EGX Rezzed 2015: Titan Souls Hands-On Preview – Giant Killer (PS4)
This is my arrow. There are many others like it, but this one is mine. My arrow is my best friend. It is my life. I must master it as I must master my life. Without me, my arrow is useless. Without my arrow, I am useless.
The halls of EGX Rezzed may have boasted the first UK public hands-on of Blizzard’s Heroes of the Storm, not to mention a near-complete build of From Software’s Bloodborne, but one title that stood head and pixelated shoulders above the rest for me personally was Acid Nerve’s Titan Souls.
Let’s get one thing straight, before delving into the retro-inspired innards: you will die repeatedly in Titan Souls. Armed with but a single arrow and a blink-and-you’ll-die health bar to match, venturing through the barren world is as awe-inspiring at it is unnerving. The level design, for instance, is incredibly minimalist, infusing a top-down perspective with the rich stylistic tendencies found in The Legend of Zelda: A Link to the Past.
But the inspiration behind the Acid Nerve’s title stretches far beyond Nintendo’s reputable fantasy series.
Titan Souls is certainly easy on the eyes, but the reason the three-man team behind Acid Nerve have garnered so much attention is their approach to boss battles. It’s a design philosophy reminiscent of Dark Souls and, perhaps more crucially, Shadow of the Colossus.
Much like Team Ico’s indie darling, Acid Nerve’s adventure is built around these Herculean encounters. As you trawl through the pixel art environment, you’ll come up against an array of formidable foes such as demonic knights and statuesque titans, with each fight putting your mettle — and patience — to the test.
You see, Titan Souls strips away a lot of the conventional rules that have become synonymous with the boss fight. Gone is the infamous three-hit rule, while a traditional health bar has also been kicked to the curb. Moreover, these encounters aren’t phase-based in the vein of Mario, where players would wait for the crucial moment when the opponent takes a breather before serving up the killer blow.
Instead, the studio has implemented a wholly unique system based around a “you only get one” theme. Such an approach delegates a single health point to both you and the titans, while your budding hero only has space in his quiver for one, magical arrow.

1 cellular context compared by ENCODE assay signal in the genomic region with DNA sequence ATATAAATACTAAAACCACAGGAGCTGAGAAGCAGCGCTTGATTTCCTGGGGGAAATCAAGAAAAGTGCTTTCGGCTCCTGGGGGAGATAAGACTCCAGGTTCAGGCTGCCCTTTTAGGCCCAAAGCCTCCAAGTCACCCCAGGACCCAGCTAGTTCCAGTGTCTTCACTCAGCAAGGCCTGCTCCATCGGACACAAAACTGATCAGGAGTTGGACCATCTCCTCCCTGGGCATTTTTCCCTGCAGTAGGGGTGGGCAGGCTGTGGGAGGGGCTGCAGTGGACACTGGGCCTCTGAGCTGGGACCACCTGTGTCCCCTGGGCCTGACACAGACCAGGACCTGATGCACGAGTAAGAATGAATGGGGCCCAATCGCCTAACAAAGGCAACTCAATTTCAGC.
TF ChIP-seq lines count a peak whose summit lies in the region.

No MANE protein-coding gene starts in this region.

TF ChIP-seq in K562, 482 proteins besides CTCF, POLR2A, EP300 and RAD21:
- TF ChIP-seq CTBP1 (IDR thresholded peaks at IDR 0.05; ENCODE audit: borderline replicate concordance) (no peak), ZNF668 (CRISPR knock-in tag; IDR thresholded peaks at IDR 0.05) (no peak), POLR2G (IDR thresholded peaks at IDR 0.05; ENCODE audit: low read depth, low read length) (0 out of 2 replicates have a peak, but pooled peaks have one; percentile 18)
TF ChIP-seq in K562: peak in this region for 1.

Cue the intoxicating gameplay loop.
Memorizing boss patterns is, of course, paramount if you are to succeed in your quest. But what lends Titan Souls its wonderful, at times infuriating difficulty is the small, almost indiscernible margin between death and joyous victory.
Are You Up to the Test?
During my time with the game, I got the chance to go toe-to-toe with three of the colossi; a mutating blob-like creature, a demonic cube, and a rock-strewn titan that pounded the ground beneath my feet with an almighty thump.
Each encounter was as challenging as the next, but the sense of accomplishment gained when you eventually do overcome said challenge is about as rewarding as they come, even if you rack up an embarrassing death count in the process. Thirteenth time’s the charm, right?
As a humble title birthed during the Ludum Dare game jam, Titan Souls is nothing less than a passion project for the team at Acid Nerve. And if it wasn’t for Devolver Digital interest, the retro-inspired title may have very well remained as an experiment in game design.
Thankfully, Devolver quickly offered their support which, given the publisher’s recent streak of releases, is a testimony to the title’s innate quality.
Big things have small beginnings, as the saying goes, and with little under a month until its anticipated release, Titan Souls is primed to carve out a passionate audience of its own. Gameplay is fluid. The environments are rendered beautifully. And the boss battles, oh boy, the boss battles. But hey, who said toppling deities was ever easy? Just ask Kratos.
Titan Souls creeps onto PlayStation 4 and PlayStation Vita here in North America on April 14. Stay tuned to PlayStation LifeStyle over the coming weeks as we build up to its launch.